Did a Tory Vice-Chair mean to oppose democracy, or did he just make a mistake?

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As the Guardian has noted:

The Conservative party's deputy chair, Lee Anderson, has said that anti-monarchist campaigners should emigrate rather than use their right to free speech to protest against the coronation of Charles III.

This reminds me of two things. One is the statement made to protestors in Jersey who object to that island being used by the financial services industry as a platform for a full blown assault on the right of democratically elected governments to tax. They are told ‘there is a boat in the morning'. The protestor is expected to be on it.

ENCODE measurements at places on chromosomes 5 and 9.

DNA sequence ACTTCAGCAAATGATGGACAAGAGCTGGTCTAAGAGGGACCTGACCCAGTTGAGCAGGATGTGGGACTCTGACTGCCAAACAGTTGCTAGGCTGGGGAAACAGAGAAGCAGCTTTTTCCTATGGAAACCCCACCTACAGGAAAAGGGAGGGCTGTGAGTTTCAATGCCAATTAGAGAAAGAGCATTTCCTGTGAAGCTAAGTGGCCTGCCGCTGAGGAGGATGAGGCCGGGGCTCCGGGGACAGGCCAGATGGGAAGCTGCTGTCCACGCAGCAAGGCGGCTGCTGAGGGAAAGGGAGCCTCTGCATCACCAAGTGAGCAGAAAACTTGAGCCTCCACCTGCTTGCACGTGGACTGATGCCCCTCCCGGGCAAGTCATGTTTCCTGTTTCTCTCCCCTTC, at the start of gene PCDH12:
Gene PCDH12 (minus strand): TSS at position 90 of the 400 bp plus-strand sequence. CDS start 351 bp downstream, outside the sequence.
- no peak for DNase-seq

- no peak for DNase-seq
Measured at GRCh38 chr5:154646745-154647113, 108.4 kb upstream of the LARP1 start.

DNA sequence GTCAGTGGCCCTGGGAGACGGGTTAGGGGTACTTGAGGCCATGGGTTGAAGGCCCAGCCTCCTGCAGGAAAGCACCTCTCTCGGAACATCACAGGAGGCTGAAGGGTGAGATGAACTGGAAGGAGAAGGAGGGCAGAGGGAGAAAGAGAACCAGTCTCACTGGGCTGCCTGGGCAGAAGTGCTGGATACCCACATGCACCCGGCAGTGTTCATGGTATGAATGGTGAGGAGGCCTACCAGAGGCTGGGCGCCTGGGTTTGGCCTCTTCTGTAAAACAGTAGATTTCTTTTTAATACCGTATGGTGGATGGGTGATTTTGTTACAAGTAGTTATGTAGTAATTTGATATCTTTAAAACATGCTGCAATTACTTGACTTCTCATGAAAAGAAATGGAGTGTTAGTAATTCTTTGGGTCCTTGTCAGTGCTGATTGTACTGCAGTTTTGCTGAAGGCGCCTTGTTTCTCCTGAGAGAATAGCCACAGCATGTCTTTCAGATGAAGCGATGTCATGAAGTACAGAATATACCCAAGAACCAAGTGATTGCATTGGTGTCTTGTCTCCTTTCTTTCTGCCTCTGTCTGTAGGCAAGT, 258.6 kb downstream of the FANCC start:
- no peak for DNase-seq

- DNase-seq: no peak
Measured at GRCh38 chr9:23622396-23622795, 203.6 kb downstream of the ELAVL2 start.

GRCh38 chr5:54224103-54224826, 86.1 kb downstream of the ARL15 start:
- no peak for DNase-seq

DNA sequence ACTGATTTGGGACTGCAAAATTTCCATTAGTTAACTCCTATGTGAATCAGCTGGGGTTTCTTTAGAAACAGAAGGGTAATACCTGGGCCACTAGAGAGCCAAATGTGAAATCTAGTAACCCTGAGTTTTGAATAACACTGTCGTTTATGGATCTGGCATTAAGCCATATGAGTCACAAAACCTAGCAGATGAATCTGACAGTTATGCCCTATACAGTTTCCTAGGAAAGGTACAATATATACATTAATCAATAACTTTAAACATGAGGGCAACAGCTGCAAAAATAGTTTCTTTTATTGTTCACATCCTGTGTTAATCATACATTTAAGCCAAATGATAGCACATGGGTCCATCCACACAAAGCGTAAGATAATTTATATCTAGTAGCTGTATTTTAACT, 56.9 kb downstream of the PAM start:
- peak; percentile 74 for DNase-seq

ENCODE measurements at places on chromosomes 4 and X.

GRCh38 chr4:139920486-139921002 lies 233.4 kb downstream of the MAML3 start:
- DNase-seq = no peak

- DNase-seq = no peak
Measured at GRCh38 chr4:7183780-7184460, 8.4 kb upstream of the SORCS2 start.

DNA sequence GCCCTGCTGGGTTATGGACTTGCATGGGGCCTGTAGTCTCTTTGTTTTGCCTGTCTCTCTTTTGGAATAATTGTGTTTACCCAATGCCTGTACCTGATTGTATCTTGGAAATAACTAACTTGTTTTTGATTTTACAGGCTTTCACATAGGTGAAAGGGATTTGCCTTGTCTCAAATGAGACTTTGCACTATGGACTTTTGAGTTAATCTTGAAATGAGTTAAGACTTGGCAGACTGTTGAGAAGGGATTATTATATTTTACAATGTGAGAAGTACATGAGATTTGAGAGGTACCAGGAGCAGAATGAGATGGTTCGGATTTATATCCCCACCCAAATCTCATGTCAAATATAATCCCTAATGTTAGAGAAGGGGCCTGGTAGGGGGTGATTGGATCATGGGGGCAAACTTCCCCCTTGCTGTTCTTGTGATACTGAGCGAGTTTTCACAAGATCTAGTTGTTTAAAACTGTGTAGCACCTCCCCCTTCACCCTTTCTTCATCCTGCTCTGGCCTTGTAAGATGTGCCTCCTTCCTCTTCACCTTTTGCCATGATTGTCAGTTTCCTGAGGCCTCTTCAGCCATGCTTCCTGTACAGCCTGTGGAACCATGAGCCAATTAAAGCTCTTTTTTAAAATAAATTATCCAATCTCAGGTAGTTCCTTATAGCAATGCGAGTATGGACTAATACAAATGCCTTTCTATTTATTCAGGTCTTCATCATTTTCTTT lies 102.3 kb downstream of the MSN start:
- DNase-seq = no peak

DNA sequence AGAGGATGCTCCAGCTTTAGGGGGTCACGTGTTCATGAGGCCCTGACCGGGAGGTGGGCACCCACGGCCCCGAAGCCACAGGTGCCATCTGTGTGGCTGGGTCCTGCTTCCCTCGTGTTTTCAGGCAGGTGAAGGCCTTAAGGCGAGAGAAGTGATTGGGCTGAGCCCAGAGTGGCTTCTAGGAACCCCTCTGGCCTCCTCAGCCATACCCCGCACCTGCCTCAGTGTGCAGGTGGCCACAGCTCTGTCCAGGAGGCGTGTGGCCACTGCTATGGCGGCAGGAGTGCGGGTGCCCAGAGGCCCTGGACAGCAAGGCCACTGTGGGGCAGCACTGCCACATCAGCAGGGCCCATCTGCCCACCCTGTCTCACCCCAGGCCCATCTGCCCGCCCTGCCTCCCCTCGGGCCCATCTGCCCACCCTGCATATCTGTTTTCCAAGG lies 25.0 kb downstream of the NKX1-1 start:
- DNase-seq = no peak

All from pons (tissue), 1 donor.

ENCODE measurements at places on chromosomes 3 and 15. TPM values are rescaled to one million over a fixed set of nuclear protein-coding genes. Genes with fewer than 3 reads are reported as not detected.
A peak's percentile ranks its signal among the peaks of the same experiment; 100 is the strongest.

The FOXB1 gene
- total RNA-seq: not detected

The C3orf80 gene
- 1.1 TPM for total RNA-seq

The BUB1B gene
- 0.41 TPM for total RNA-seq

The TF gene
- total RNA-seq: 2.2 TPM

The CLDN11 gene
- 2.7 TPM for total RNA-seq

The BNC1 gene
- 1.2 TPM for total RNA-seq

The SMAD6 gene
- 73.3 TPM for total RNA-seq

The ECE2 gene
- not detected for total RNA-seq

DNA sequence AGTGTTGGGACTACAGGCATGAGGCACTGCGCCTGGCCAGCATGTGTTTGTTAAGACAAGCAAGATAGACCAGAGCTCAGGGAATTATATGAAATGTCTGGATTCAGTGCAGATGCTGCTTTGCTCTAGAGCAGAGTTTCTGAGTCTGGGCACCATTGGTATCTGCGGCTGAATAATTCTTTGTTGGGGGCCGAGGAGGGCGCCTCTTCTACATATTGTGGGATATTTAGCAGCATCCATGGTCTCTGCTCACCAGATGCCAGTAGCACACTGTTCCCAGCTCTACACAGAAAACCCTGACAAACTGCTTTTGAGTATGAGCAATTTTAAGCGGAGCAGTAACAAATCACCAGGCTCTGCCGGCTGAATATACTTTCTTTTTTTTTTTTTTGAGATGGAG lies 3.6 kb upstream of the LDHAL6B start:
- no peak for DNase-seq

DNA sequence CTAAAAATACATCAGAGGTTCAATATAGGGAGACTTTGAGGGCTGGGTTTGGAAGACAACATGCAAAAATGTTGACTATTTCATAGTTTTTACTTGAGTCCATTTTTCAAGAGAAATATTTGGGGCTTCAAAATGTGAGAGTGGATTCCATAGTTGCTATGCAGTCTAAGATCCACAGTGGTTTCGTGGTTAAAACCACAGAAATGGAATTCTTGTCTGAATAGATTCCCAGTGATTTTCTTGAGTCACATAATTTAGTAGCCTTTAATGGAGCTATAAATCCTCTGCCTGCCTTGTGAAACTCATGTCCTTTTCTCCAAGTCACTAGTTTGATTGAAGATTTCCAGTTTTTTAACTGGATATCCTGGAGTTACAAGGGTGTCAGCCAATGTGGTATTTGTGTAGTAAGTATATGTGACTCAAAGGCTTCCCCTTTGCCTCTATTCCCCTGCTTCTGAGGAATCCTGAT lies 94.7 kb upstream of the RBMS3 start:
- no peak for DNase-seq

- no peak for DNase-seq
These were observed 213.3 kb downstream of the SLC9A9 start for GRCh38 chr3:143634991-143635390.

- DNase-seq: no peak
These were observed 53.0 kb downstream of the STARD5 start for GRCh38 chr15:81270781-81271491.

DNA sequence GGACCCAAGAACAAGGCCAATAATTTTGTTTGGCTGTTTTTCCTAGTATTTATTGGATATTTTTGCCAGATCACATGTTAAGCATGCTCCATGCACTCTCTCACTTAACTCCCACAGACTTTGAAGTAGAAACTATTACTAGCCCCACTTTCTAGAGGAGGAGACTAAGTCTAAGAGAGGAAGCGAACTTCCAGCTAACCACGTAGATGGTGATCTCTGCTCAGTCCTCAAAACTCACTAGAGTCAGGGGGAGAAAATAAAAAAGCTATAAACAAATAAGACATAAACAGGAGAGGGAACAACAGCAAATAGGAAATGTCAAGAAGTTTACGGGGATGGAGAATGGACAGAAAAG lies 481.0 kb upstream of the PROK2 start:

The other is more sinister. The Nazis did, by the time they denied Jews all opportunities to leave Germany, suggest that those who remained should have taken the opportunity to leave when it was still available to them. That they had not, the Nazis said, made the Jew's fate a matter of their own choosing.

I am not sure where Anderson might be on this issue. He might be in a category all of his own making,  not like the two I note. But my point is the same whatever is the case. You cannot claim to be a democrat and suggest your opponents leave your country if they do not like what you are saying. That makes you a straightforward oppressor, and a totalitarian. It most certainly makes you an opponent of democracy, when respect for duality of opinion and the right to oppose are fundamental to that system of government.

So my question is, did Anderson really mean to oppose democracy, freedom and choice as he did? Or was it just a mistake on his part that we are expected to ignore?

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